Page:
For too many Americans, the end of the Thanksgiving meal was followed by a “food coma.” During the holidays, many of us know that we eat too much.
It turns out that, on average, Americans eat too much during the rest of the year too.
Unfortunately, eating too much can have devastating consequences. Three quarters of all healthcare costs are attributed to chronic diseases such as heart disease and diabetes. The major drivers of those costly chronic conditions are tobacco use and obesity which are both preventable and treatable.
The nation just celebrated its 37th annual “Great American Smokeout.” The Great American Smokeout has been offered as an opportunity for smokers to think about quitting and as an opportunity to reflect on society’s gains against the tobacco menace.
And big changes have occurred over the decades. Nationally, the smoking rate peaked at 42 percent when the U.S. Surgeon General’s report was issued and proved the link between smoking and cancer. Today the nation’s smoking rate is 19 percent, and here in New York that rate is even lower.
As we all know, the fate of the federal health care reform law is to be decided by voters this November. There are those running against the law that argue that they want to “repeal and replace” the law.
However, there has been no alternative offered by opponents – just vague promises, partial pledges and grotesque distortions of the federal law itself.
In the heat of the political season, it’s important to take a closer look at opponents’ promises.
For many of us, our civic participation begins and ends with voting. Though voting is crucial to the health of our democracy, few of us have the opportunity to take part in something that can really change the lives of people all around the world.
One of those rare opportunities has just come our way.
New York State’s efforts to reduce smoking have had a tremendous impact. Between 2003 and 2010, the adult smoking rate in New York fell by 28 percent. During that time, the nation’s smoking rate slipped only 11 percent. New York high school students’ smoking rate dropped an incredible 38 percent, more than twice the nation’s decline.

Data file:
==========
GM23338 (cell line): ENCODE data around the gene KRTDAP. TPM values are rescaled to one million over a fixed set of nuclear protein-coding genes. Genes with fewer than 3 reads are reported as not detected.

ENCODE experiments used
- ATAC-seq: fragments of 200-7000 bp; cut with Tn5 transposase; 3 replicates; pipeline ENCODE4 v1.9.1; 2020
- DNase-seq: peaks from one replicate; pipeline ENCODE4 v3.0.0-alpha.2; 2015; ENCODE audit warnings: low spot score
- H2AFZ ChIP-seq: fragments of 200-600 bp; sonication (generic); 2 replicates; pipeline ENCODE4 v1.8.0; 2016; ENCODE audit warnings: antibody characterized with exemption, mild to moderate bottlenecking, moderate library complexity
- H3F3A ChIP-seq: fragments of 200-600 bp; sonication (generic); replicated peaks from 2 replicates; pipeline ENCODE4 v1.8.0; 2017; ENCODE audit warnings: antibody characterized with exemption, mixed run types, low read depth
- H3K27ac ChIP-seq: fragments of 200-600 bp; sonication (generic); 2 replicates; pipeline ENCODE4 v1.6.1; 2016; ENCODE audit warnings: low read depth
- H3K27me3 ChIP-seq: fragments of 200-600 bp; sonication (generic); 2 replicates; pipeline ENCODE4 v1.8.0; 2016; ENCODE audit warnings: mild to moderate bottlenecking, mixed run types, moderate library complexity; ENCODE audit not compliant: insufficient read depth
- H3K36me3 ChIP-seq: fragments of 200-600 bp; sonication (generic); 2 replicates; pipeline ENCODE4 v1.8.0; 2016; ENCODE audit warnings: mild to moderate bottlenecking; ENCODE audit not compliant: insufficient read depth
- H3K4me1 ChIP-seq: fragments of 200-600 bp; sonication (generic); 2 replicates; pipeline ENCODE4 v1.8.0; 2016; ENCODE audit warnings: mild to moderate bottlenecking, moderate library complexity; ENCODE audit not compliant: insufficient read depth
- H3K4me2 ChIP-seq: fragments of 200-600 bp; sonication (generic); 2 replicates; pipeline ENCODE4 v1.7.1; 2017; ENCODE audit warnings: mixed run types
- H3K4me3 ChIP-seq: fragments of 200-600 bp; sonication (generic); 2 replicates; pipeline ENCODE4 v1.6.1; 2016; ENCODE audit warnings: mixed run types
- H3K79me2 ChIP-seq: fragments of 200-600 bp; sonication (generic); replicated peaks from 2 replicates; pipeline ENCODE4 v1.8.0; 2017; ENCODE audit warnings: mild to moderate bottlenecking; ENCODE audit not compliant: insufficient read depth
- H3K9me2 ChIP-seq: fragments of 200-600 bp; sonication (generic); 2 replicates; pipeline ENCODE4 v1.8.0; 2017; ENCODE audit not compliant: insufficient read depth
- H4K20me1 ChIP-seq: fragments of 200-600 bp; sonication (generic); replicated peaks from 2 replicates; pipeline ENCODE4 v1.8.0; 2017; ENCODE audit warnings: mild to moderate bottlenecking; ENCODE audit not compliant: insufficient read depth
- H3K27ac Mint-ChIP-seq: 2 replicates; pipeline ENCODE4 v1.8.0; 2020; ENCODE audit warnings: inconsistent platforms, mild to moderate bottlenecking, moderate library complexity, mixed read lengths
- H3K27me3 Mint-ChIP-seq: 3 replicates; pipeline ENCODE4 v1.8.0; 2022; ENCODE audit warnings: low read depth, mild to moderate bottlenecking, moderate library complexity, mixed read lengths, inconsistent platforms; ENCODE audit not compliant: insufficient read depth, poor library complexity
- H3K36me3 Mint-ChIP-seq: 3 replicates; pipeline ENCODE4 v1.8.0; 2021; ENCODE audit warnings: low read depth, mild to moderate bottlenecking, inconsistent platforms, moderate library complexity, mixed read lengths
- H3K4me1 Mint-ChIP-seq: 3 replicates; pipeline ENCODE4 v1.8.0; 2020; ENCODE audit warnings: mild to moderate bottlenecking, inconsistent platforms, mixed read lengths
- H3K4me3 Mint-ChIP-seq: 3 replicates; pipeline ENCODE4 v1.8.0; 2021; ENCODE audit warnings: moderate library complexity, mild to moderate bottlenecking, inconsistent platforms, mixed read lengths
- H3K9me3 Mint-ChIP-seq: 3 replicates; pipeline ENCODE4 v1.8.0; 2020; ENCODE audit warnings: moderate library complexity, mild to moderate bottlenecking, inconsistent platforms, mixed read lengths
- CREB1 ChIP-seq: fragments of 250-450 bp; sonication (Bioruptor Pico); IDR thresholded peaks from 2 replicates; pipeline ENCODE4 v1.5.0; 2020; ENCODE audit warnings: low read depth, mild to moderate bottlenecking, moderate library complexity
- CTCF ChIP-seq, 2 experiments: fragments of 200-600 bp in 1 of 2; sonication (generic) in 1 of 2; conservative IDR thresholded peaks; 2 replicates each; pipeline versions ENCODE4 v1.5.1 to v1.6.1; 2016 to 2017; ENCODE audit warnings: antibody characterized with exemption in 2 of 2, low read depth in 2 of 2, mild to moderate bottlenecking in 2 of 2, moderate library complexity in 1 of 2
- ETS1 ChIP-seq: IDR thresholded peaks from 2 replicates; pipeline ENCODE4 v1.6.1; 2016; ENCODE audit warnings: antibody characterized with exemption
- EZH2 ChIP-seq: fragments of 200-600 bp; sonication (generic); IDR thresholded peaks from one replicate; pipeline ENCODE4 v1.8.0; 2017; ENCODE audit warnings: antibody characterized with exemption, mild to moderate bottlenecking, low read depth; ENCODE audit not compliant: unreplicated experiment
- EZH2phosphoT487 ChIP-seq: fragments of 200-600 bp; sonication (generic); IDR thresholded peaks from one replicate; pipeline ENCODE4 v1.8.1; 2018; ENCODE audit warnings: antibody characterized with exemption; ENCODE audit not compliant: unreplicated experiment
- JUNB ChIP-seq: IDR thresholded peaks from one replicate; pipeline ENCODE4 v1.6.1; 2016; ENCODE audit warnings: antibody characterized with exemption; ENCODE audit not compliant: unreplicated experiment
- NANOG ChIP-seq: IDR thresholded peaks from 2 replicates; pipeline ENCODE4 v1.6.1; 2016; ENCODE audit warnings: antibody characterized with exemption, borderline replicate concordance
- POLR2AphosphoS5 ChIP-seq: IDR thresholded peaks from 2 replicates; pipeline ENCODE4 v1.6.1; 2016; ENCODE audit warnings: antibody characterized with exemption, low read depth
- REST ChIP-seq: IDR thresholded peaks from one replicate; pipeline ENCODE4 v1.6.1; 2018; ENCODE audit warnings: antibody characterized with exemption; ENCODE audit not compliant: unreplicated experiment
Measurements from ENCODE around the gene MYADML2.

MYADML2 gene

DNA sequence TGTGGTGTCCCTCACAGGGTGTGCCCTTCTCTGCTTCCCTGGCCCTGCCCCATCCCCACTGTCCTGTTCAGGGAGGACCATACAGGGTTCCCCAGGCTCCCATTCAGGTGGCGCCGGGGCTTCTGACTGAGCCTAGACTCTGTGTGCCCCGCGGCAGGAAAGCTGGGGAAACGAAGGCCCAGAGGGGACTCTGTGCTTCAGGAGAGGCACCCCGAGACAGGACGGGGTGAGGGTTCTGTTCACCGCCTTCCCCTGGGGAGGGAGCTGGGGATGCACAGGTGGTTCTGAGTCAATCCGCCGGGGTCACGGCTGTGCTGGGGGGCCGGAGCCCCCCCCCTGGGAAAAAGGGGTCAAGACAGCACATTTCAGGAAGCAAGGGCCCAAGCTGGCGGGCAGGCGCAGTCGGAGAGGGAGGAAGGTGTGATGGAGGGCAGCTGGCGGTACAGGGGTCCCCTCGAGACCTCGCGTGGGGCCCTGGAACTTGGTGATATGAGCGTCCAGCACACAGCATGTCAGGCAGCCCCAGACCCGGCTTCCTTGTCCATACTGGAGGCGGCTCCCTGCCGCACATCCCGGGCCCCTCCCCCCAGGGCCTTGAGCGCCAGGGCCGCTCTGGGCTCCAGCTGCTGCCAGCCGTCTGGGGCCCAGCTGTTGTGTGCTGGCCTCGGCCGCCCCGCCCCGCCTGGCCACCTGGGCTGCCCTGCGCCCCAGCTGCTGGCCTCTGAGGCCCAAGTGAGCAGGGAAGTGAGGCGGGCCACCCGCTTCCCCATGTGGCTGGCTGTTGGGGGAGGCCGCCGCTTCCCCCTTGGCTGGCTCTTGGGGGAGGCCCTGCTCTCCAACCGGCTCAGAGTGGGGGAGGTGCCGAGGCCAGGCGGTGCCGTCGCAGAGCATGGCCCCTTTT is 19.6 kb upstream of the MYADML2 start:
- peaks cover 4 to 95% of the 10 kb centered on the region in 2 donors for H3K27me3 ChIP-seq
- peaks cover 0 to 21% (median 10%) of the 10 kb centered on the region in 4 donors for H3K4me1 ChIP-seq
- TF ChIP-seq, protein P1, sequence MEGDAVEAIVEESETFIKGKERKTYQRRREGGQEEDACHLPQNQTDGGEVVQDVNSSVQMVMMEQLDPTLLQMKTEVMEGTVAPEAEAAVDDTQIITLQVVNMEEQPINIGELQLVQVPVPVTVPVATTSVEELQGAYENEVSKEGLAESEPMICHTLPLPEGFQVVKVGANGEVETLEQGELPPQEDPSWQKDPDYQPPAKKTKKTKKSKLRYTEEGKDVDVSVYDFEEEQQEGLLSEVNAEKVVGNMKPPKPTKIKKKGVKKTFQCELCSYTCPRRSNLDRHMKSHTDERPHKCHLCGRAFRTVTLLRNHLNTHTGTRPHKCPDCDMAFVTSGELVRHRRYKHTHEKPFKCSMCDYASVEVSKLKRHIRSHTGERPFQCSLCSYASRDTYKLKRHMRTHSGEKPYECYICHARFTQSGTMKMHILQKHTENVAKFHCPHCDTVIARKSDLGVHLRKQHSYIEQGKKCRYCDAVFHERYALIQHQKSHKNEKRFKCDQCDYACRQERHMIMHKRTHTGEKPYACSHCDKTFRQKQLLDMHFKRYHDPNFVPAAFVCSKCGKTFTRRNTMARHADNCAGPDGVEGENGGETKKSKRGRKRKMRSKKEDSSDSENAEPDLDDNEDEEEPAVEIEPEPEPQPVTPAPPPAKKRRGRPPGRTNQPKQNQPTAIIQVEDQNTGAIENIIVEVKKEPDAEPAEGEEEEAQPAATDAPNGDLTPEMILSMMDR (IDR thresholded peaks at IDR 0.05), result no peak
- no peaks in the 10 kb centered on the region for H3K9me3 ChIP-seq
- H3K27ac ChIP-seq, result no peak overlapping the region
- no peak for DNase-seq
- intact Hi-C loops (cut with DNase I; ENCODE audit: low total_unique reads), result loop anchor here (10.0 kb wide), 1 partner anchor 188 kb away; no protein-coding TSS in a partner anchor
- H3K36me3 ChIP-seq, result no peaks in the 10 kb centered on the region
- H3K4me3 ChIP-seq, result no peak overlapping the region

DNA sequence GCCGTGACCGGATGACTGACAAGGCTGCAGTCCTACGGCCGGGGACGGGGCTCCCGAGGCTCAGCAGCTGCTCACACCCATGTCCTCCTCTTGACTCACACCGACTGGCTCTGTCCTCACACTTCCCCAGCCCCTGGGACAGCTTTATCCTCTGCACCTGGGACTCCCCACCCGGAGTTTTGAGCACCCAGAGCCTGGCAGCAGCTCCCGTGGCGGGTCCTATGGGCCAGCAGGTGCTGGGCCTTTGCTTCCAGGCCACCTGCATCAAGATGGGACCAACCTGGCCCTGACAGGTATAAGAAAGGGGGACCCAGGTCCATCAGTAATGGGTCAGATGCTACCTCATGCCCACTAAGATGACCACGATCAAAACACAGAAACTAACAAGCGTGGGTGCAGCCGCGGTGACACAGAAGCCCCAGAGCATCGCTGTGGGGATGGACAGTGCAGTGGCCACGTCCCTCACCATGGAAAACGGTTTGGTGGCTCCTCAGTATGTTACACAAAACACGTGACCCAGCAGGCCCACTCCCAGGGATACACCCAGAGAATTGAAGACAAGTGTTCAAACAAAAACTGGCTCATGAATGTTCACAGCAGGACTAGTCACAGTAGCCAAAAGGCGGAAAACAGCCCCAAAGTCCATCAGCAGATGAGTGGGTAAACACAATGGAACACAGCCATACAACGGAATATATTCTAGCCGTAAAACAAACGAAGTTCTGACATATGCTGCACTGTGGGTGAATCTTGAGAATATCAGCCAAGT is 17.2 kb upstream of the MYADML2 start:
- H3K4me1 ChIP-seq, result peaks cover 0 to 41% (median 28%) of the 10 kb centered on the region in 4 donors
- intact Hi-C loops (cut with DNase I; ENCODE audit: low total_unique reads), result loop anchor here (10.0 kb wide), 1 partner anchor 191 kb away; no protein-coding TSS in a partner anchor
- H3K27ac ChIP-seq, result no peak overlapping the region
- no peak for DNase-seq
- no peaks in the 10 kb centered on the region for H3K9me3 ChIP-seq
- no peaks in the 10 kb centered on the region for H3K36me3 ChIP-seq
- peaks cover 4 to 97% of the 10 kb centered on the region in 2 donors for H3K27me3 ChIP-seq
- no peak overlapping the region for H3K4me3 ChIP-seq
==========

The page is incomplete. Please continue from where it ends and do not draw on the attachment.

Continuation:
The White House today released a report on the impact of mandated budget cuts scheduled to go into effect on January 1, 2013. The cuts are mandated under the Budget Control Act of 2011, which arose for the debate over the debt ceiling last year.
The Budget Control Act required an automatic $1.2 trillion in cuts if the Joint Select Committee on Deficit Reduction (also known as the “Super Committee”) failed to agree on budget cuts on its own – which it failed to do.
Labor Day, the symbolic end of summer, has come and gone. Schools have opened and children are off to new classes and teachers.
But this September is an important month for another reason: this is the month when New York, as well as all other states, must choose the “essential health benefits” that will be offered to those who lack health insurance.
A federal appeals court ruled last week that tobacco companies are not required to comply with the implementation of new graphic warning labels on cigarette packs, arguing that the law violated corporate free speech rights. These warnings are required by the federal government and are supposed to go into effect next month.
Last week, New York’s law on indoor tanning went into effect. The law prohibits all those 16 years old and younger from using indoor tanning beds or booths. The logic of the ban has become more compelling.
The prestigious British Medical Journal published the latest research on the impact of indoor tanning. It concluded that indoor tanning is “associated with a significant increase in risk of melanoma. This risk increases with number of sunbed sessions and with initial usage at a young age” (those under the age of 35 years). The report also found:
New York receives a decent, but mixed, review for its legislative work to combat cancer, according to a new report, How Do You Measure up?: A Progress Report on State Legislative Activity to Reduce Cancer Incidence and Mortality (www.acscan.org) issued by the American Cancer Society’s Cancer Action Network.